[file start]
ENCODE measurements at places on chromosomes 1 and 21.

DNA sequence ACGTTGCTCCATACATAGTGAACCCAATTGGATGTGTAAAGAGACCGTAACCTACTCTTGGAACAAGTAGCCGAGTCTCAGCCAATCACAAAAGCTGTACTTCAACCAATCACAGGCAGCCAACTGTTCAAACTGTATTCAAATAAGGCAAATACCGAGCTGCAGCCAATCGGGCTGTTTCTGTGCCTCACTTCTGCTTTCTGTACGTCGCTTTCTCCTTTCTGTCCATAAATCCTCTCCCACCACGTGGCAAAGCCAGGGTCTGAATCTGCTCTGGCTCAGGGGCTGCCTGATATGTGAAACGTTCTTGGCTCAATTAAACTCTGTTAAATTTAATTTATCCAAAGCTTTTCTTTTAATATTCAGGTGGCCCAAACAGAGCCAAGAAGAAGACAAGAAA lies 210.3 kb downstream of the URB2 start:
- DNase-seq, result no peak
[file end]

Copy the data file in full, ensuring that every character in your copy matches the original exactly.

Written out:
ENCODE measurements at places on chromosomes 1 and 21.

DNA sequence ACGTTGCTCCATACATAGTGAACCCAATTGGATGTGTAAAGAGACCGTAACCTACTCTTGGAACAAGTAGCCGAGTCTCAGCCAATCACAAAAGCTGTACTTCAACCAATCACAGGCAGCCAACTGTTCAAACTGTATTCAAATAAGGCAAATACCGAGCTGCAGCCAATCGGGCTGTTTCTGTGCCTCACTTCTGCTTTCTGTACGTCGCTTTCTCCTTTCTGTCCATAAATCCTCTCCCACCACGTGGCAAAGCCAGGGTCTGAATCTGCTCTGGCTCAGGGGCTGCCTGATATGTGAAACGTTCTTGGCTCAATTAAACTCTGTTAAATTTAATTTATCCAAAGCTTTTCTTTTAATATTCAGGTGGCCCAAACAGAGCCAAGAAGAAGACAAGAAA lies 210.3 kb downstream of the URB2 start:
- DNase-seq, result no peak